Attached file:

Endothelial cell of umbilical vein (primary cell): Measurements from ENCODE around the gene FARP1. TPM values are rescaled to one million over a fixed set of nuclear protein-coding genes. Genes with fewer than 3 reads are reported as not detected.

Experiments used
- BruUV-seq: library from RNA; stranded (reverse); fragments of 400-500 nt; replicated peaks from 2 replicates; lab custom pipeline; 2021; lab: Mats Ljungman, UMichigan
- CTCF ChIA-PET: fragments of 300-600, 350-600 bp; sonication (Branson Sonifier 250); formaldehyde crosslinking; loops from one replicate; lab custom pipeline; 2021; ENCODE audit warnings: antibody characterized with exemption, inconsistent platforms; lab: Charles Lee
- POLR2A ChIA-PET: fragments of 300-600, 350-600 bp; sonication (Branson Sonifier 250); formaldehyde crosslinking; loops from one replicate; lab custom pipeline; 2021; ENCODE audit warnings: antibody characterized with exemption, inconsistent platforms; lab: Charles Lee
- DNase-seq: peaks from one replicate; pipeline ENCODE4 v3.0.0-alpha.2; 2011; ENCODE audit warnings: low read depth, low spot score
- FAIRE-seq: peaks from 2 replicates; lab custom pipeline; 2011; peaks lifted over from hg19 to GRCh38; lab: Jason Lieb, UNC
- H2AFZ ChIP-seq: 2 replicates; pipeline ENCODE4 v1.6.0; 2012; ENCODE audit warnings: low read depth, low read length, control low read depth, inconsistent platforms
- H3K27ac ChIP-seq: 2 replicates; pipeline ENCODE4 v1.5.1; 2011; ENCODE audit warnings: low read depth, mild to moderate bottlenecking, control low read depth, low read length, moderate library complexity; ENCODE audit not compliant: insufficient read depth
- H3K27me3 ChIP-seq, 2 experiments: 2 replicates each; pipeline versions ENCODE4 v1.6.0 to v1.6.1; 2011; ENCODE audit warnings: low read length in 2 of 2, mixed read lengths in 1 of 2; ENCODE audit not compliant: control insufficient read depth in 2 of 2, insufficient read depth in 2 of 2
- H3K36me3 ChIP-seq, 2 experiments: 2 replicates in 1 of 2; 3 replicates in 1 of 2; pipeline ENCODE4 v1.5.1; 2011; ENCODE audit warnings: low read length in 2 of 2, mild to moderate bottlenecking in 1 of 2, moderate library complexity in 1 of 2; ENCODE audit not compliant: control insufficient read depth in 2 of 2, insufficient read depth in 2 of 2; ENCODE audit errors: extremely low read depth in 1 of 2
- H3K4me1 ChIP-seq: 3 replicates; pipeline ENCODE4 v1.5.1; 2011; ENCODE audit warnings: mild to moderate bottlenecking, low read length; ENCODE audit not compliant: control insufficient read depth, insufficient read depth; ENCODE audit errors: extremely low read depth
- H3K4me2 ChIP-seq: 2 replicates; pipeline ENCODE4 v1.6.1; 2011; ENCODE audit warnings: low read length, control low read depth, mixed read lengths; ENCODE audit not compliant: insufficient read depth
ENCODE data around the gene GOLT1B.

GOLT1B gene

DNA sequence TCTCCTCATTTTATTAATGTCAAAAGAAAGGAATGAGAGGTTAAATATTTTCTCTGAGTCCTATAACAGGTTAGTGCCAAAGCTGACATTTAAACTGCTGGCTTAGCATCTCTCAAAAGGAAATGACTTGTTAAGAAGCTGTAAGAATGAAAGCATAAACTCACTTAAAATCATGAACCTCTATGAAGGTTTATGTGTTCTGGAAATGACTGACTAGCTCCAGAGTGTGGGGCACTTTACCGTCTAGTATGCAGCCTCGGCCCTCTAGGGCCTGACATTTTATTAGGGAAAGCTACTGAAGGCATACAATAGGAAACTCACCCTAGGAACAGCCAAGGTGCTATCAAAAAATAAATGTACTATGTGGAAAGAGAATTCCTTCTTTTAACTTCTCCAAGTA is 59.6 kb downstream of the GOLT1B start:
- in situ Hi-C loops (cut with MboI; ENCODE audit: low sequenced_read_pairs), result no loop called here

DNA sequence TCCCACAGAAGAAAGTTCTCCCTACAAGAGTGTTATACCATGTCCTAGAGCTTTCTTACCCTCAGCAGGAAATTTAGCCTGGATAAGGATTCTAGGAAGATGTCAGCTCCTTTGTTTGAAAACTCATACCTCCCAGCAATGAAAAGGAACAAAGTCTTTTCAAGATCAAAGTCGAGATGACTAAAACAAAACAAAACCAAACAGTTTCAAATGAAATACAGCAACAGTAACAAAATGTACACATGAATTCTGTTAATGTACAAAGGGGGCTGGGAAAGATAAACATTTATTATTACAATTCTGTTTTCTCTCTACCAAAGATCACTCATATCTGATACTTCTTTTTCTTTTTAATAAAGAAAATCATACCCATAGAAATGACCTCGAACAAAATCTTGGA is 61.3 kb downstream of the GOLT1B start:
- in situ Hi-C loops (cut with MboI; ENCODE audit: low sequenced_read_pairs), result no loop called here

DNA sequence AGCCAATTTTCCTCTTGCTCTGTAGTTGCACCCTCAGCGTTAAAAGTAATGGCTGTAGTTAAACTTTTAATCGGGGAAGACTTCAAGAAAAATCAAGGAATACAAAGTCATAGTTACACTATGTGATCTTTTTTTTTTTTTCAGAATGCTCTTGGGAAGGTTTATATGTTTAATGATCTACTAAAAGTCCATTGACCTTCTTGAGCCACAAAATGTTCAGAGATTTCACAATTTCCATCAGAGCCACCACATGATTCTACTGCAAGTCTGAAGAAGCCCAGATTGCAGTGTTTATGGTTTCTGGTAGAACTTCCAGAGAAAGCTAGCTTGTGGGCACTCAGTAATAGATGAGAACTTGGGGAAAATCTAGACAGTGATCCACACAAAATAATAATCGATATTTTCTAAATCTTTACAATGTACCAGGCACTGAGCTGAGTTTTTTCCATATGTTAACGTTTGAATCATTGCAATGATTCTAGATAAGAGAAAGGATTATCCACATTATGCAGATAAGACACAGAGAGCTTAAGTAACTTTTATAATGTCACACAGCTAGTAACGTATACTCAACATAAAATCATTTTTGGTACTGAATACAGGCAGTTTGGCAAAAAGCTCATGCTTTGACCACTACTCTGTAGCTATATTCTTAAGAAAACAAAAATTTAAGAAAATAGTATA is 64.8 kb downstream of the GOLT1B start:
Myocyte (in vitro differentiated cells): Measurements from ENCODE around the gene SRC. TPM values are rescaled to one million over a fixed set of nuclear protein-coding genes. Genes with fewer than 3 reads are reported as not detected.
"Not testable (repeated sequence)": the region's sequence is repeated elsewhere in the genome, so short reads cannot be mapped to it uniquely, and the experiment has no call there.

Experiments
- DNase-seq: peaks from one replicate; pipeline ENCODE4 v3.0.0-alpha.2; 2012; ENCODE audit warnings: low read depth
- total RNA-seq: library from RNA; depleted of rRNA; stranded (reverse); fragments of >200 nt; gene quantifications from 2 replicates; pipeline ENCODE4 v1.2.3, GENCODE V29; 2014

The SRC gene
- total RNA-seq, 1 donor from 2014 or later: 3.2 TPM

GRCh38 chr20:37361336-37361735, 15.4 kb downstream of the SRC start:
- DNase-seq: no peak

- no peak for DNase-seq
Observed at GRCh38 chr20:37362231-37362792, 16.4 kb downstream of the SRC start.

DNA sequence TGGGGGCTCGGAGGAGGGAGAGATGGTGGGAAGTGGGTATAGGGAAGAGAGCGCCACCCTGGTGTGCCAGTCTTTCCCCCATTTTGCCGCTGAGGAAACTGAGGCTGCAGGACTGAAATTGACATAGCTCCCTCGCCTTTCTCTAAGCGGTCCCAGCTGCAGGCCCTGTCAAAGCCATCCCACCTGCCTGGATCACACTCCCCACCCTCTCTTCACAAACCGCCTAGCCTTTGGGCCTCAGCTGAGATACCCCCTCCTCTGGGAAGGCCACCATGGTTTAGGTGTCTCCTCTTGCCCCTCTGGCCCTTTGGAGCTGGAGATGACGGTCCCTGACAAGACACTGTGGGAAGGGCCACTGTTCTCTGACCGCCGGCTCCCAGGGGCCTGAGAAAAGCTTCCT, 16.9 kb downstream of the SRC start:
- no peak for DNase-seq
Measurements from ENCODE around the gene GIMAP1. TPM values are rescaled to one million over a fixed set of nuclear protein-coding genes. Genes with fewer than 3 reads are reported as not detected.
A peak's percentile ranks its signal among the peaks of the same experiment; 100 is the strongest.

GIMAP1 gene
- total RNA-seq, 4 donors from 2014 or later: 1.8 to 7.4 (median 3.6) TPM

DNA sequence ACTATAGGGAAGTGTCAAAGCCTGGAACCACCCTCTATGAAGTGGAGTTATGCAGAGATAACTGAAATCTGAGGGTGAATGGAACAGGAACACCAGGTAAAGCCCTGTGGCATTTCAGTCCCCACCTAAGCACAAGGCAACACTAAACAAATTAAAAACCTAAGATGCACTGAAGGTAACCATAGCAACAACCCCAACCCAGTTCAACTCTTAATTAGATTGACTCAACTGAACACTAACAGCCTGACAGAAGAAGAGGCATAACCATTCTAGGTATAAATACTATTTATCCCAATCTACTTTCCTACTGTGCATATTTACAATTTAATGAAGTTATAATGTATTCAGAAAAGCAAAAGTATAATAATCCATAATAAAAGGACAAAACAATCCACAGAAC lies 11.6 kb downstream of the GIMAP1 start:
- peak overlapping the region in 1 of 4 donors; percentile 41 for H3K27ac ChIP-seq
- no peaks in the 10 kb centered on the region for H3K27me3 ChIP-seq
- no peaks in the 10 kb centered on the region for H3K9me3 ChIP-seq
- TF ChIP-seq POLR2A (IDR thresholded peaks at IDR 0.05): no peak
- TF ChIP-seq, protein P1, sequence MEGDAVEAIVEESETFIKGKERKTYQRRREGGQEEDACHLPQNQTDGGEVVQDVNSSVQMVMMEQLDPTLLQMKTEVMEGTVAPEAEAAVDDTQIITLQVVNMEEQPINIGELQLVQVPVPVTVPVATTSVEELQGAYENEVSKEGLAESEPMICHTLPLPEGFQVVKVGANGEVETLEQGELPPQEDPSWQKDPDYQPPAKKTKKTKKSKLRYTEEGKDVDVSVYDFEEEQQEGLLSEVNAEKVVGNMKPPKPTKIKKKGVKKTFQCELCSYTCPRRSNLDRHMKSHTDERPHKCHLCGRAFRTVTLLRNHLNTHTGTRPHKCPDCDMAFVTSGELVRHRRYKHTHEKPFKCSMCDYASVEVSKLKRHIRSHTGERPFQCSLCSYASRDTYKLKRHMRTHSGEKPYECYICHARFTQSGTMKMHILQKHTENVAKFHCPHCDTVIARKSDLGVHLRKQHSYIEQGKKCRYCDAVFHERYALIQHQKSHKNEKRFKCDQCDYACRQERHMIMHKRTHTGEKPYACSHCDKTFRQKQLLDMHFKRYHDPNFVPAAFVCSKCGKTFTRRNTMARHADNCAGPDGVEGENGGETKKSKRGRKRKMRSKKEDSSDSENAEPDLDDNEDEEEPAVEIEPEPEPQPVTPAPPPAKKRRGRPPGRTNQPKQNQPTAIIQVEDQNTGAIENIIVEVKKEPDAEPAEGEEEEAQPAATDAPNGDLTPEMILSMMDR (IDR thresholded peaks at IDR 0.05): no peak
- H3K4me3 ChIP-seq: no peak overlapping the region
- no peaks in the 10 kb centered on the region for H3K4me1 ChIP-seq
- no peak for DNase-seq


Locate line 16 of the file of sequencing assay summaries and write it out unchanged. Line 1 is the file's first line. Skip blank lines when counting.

DNA sequence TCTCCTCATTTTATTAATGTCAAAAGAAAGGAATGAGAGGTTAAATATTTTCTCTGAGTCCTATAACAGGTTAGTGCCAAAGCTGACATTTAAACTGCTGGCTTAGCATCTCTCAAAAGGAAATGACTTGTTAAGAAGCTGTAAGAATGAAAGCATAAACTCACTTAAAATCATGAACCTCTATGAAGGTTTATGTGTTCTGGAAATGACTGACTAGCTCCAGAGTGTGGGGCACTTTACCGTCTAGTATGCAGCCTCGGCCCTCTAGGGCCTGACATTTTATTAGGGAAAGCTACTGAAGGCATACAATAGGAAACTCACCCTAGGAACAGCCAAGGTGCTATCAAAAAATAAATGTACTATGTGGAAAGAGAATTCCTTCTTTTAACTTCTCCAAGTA is 59.6 kb downstream of the GOLT1B start: